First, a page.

Eighty-six percent of IMPACT members who voted backed the merger. CPSU members backed it by 76% and PSEU members voted 70% in favour. The Registrar for Friendly Societies, which regulates Ireland’s trade unions, is now expected to sanction the merger in early 2018.
Fórsa will represent workers across the civil and public services, commercial and non-commercial semi-state organisations, the community and voluntary sector, and private companies in aviation, telecommunications and elsewhere. It will be the second largest union in the country, and the strongest and most influential trade union voice in the public service and semi-state sector.
Speaking after the announcement of the final ballot results today (Monday), IMPACT general secretary Shay Cody said: “Fórsa will be a progressive platform for trade unionism in Ireland. It will strengthen the hand and amplify the voice of civil and public servants and the vital services they provide. It will work for a more prosperous and secure future for the 80,000-plus workers we now represent and the thousands more that need the protection of a strong, sure friend in the workplace and in our communities.”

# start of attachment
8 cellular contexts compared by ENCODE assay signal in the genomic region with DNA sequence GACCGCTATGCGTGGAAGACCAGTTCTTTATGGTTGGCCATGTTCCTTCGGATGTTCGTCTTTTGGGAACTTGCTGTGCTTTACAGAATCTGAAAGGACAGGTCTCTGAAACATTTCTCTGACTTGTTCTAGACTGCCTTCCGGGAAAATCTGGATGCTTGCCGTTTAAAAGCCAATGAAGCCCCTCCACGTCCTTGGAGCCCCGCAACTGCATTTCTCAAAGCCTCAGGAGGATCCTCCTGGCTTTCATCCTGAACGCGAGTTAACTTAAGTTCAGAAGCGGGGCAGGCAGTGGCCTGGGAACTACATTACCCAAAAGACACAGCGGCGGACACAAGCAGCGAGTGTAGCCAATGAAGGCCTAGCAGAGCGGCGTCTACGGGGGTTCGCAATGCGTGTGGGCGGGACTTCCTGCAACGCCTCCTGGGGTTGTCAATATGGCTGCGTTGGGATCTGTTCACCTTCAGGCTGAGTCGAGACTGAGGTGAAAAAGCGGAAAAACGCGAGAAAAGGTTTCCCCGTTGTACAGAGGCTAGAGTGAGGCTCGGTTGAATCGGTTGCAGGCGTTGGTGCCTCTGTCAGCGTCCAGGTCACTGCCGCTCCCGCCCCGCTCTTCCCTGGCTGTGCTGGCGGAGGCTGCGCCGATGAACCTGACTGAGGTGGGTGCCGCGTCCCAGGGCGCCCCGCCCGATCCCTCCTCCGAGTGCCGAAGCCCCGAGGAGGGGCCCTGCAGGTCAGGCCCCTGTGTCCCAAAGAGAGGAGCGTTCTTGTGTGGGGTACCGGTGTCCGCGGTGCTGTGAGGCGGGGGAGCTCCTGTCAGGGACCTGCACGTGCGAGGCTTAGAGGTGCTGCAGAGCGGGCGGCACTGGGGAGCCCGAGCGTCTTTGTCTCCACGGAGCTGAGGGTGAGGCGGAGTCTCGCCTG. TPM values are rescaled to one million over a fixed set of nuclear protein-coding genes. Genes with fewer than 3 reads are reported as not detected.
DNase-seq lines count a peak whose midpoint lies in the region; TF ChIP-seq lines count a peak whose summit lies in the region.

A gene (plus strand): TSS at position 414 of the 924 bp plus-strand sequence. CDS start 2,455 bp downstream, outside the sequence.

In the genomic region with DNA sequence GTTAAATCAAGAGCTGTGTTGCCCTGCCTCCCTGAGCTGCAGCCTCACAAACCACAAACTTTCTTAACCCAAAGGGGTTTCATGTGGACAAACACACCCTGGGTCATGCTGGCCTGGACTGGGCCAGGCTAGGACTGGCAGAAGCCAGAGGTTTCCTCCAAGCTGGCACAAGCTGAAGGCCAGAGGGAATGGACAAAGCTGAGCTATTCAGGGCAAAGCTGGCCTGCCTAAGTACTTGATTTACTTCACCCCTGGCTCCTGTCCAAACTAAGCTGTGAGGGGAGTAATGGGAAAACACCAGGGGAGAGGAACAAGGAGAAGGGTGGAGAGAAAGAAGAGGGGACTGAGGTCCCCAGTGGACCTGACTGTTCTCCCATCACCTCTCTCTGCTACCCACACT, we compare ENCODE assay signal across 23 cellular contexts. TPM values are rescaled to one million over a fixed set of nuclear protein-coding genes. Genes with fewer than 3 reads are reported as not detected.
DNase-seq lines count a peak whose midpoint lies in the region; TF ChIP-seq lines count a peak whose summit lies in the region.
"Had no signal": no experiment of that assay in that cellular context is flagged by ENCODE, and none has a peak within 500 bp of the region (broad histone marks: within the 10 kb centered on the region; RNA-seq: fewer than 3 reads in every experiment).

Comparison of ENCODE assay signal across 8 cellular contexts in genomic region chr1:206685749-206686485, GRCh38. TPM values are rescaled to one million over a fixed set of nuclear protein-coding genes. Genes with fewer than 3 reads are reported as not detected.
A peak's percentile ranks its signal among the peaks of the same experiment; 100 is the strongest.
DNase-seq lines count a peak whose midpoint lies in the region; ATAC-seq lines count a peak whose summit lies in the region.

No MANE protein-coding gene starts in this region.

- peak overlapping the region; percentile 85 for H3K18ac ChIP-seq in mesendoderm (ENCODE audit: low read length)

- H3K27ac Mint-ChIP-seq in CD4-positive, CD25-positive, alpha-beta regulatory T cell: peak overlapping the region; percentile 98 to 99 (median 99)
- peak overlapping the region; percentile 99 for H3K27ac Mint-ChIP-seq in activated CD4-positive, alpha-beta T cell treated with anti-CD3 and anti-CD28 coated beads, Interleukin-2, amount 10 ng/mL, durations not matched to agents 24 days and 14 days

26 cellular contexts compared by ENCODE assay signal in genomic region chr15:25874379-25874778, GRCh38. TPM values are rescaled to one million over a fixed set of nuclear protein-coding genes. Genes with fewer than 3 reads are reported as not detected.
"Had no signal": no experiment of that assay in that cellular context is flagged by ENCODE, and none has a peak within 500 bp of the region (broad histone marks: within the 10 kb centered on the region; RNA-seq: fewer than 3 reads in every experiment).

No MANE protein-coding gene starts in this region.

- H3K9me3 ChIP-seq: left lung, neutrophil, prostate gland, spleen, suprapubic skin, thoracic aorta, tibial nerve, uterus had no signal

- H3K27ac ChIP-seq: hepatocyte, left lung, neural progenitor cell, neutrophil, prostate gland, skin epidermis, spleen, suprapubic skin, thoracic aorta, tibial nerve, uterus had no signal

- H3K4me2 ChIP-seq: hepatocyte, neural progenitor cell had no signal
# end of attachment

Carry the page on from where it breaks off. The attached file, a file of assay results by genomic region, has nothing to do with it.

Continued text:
IMPACT president Pat Fallon welcomed the overwhelming endorsement of the new union, but also noted that a small number of IMPACT branches had voted ‘no.’ “This new organisation will be stronger and better resourced than what went before and we are equally determined to protect the interests of every group within the civil service and across our entire membership,” he said.
By pooling the resources of the three unions Fórsa will also be financially stronger. From day one, the new union will have €85 million in assets including a €50 million dispute fund.
There is now a statutory six-week waiting period before the amalgamation can be approved by the Registrar of Friendly Societies. This will end in early January 2018, after which the Registrar is expected to approve the instrument of amalgamation, and the merger will take effect.
Fórsa will represent literally hundreds of different professions, grades and occupations. It will represent 30,000 civil servants, 30,000 health workers, 12,000 education staff, 10,000 local authority workers, and 6,500 people in semi-state organisations and private companies.